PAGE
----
Guelph Massage Therapy | Health & Performance Centre

HPC Massage Therapy

At the University of Guelph's Health and Performance Centre, our Registered Massage Therapists aim to assess and treat soft tissue imbalances/injuries. Massage treatments utilize a variety of techniques to create releases which promotes optimal tissue health. A treatment will often result in reduction of pain, improved range of motion and can promote relaxation in these tissue. 





It is important to give an accurate picture of your health and injuries on your health history form. This enables your therapist to design the most appropriate, safe and effective treatment for you
There is no requirement to book an appointment for a massage with a Registered Massage Therapist. Extended health care plans, and insurers may require a referral note from your physician before you will be covered. You need to check with your policy to see if you need one to be reimbursed for the treatments.
Currently there are no Provincial Health plans that cover Therapeutic Massage but many workplace or private Extended Health Care Insurance programs have full or partial coverage. In many provinces Worker’s Compensation Insurance, WorkPlace Safety Insurance WSIB (ON) and Auto Insurance cover the cost of massage therapy for injury rehabilitation. Before you go for your Therapeutic massage treatment your details of coverage should be arranged with your insurance representative.
Let your therapist know your comfort level. It is possible to work on a client who is dressed. Direct skin contact is best with an application of oil or lotion. Your Massage Therapist is required to cover/drape you so only to expose the area which they are working on. Opting to wear your clothes is fine or bring clothes that you can get oil on like a bathing suit or shorts and a tank top.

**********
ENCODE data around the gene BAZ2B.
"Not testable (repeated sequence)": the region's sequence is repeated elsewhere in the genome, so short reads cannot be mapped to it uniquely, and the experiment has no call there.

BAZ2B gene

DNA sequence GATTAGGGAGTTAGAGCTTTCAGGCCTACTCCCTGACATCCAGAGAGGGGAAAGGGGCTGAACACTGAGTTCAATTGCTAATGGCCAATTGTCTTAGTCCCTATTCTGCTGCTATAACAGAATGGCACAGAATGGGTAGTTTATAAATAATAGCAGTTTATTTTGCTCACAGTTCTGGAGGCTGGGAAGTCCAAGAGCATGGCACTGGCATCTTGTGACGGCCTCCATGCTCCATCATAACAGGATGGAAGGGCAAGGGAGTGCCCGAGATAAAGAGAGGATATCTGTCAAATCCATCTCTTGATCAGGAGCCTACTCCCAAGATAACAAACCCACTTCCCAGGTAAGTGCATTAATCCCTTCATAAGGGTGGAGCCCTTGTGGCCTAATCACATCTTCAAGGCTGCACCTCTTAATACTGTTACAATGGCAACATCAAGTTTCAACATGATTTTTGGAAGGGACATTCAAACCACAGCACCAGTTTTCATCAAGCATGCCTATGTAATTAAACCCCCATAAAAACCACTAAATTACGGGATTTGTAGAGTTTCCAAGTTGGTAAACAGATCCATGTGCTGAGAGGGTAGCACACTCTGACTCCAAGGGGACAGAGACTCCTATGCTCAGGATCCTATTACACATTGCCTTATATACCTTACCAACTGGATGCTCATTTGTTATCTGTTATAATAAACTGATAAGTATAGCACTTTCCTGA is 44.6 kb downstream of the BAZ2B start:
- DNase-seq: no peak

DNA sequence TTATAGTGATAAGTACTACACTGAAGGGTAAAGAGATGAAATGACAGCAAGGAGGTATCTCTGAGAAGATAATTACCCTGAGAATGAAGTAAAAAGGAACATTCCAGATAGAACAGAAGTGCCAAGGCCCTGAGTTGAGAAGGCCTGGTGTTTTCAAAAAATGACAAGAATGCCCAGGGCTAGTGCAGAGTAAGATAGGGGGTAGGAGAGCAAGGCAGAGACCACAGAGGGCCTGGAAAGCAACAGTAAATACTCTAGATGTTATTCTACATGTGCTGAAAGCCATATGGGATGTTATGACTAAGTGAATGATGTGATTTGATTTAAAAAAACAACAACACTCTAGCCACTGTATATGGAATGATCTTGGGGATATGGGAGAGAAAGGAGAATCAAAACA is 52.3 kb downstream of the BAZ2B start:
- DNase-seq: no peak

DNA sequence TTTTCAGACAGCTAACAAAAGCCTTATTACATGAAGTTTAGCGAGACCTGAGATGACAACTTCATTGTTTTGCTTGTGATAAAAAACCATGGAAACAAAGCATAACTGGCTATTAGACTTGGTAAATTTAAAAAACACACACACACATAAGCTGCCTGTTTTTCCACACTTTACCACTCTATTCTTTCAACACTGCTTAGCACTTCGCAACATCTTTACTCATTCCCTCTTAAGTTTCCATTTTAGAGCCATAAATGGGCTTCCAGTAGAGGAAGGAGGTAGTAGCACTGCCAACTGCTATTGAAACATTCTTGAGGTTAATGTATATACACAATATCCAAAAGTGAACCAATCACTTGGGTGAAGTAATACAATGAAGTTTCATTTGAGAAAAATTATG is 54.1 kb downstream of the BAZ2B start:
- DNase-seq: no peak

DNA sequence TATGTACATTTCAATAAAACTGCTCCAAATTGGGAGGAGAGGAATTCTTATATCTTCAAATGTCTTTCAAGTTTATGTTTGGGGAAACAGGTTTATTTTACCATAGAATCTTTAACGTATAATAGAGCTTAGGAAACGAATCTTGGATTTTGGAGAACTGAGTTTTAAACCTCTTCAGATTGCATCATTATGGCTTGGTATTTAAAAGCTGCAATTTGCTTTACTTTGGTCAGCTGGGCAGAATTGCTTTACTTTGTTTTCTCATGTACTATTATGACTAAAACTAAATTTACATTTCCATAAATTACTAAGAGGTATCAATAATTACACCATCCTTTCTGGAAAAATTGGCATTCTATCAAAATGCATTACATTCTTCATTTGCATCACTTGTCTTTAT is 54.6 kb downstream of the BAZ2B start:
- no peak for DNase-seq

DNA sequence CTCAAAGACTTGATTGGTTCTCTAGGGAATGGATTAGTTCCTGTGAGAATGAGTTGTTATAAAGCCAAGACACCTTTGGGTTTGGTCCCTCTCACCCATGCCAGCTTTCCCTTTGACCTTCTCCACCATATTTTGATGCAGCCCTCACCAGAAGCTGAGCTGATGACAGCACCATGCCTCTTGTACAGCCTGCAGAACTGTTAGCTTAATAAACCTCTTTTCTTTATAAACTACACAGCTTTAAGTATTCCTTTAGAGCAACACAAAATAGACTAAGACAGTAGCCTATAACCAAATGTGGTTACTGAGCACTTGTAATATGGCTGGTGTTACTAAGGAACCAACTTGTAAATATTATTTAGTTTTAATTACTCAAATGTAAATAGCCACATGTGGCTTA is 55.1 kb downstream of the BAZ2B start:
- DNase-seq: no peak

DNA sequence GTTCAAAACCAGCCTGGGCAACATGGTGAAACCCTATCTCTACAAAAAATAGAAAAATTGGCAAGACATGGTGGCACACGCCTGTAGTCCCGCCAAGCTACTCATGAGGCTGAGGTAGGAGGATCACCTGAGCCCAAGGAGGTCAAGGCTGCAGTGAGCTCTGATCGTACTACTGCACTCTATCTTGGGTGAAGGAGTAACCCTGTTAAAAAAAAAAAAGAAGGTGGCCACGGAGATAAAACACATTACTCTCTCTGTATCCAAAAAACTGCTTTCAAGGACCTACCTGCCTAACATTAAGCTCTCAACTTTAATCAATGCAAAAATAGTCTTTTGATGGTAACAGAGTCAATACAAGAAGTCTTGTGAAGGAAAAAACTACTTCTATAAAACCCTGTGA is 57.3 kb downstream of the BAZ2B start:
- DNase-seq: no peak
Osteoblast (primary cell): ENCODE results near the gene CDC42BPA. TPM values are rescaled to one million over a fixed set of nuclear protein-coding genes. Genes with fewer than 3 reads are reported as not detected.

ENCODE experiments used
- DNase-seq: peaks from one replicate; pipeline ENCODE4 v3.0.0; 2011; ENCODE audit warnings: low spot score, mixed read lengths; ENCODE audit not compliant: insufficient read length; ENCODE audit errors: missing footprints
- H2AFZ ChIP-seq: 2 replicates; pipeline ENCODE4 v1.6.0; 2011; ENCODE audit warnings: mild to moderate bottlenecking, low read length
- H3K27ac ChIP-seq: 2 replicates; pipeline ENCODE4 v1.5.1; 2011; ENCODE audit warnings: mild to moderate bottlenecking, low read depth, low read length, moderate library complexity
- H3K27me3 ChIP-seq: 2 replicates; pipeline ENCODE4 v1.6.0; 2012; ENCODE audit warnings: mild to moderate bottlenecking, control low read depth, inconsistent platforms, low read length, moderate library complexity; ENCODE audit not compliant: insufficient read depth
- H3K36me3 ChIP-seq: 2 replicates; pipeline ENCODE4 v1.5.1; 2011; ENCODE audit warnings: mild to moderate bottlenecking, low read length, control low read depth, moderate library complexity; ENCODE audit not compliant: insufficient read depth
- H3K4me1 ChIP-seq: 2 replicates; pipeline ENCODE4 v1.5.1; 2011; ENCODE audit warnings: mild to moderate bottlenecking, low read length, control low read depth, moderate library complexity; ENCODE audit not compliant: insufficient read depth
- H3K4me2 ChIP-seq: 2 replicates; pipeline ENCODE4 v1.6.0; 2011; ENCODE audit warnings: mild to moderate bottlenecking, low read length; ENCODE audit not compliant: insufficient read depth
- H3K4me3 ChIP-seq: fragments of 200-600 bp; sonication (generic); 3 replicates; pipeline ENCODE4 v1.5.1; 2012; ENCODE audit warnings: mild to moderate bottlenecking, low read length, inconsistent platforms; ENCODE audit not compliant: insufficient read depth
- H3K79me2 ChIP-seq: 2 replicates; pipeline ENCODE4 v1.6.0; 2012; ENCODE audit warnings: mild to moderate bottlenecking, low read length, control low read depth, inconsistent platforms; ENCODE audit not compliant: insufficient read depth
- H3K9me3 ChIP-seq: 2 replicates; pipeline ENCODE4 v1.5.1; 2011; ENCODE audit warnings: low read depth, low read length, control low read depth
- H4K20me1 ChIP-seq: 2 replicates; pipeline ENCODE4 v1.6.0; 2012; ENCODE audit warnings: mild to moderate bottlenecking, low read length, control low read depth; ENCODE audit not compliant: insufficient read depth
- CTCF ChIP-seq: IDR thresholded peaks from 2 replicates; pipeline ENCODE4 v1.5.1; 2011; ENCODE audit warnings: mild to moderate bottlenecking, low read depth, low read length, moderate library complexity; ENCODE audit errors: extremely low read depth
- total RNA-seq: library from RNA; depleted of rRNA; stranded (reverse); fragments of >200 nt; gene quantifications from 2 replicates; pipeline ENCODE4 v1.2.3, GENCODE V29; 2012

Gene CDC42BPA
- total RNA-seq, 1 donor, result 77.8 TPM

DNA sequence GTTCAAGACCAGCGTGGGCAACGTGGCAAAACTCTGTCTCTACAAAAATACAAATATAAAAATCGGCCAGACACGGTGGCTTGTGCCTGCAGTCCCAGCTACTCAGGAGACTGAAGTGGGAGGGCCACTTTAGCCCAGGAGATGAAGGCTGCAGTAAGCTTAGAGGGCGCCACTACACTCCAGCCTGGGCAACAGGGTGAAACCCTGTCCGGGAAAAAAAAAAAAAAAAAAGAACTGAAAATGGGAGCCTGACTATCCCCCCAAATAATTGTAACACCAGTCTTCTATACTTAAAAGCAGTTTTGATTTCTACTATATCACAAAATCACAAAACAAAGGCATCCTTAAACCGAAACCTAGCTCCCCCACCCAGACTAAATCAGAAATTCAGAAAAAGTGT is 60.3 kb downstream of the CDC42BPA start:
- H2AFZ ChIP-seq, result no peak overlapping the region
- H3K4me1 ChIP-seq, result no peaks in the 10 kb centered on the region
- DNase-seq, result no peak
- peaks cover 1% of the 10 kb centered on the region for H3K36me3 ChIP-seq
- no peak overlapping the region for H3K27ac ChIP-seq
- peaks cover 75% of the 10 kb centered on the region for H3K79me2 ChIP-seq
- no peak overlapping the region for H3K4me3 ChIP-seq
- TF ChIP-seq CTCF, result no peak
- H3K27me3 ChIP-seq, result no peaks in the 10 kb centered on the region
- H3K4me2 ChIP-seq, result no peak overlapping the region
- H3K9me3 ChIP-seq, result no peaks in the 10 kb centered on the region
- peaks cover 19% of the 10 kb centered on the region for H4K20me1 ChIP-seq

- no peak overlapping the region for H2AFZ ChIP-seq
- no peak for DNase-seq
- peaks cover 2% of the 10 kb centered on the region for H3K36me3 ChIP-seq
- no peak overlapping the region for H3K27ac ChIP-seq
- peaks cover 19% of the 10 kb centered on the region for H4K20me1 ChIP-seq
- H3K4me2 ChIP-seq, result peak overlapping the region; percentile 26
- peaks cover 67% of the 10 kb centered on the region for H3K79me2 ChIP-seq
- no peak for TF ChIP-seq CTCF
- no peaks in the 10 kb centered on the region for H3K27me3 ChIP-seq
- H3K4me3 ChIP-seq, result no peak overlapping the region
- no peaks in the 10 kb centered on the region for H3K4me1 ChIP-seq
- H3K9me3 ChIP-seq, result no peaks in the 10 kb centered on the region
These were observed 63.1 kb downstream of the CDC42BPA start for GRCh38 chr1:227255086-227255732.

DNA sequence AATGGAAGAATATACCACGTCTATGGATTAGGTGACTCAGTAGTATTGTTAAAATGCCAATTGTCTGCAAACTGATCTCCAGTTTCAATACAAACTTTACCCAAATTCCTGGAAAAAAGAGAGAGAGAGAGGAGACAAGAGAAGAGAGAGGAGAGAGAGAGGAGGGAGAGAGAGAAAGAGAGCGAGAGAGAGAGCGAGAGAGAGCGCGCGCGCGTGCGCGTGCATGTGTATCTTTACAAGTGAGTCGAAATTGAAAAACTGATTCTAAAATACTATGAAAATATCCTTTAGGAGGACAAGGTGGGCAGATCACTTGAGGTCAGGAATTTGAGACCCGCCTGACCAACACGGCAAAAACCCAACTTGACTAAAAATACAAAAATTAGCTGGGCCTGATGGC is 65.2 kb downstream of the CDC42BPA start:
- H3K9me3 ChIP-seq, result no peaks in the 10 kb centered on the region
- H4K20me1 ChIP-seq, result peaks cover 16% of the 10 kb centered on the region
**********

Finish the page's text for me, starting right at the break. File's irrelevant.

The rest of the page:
This is an issue of personal preference.
Not necessarily, however, your therapist should be aware of this. This will be one of the questions on the health history form you will be asked to fill out on your first visit. ( Massage therapy is not recommended for people who suffer from haemophilia.)
If you wish to have silence, you can let the therapist know at the beginning of the treatment. The therapist may require feedback of comfort level at times during the session.
Hydrating is beneficial. It helps to rehydrate tissue and flush toxins that have been released from the tight muscles. An Epsom salt bath is recommended to soothe and to calm muscles, and enhance the benefits of the massage. It will help alleviate any stiffness that you may feel the next day. Gentle stretching and range of motion movements also help the muscles restore themselves from the tissue releases
In 1919, the Drugless Practitioners Act was passed and the Board of Regents was established to regulate massage therapy and other drugless health professions in Ontario. In 1994 the Regulated Health Profession Act was proclaimed and the Drugless Practitioners Act was revoked.
Consultation with your Massage Therapist can help you establish a treatment plan which fits your individual needs.
Yes, if you just want to experience massage therapy to relax. However, to have a longer therapeutic benefit one treatment may not be enough. Massage therapy is beneficial in both acute and chronic conditions, when used over a series of treatments and followed up with maintenance or preventive treatments.
Yes, we have set aside time especially for you, and appreciate advance notice if you are unable to make the appointment. Always ask your therapist what their policy is, and it should be posted in the clinic. You should be informed of any policy when making an appointment. Many clinics require a minimum of 24 hours prior notice of a cancellation. You can be responsible for partial or the full treatment fee.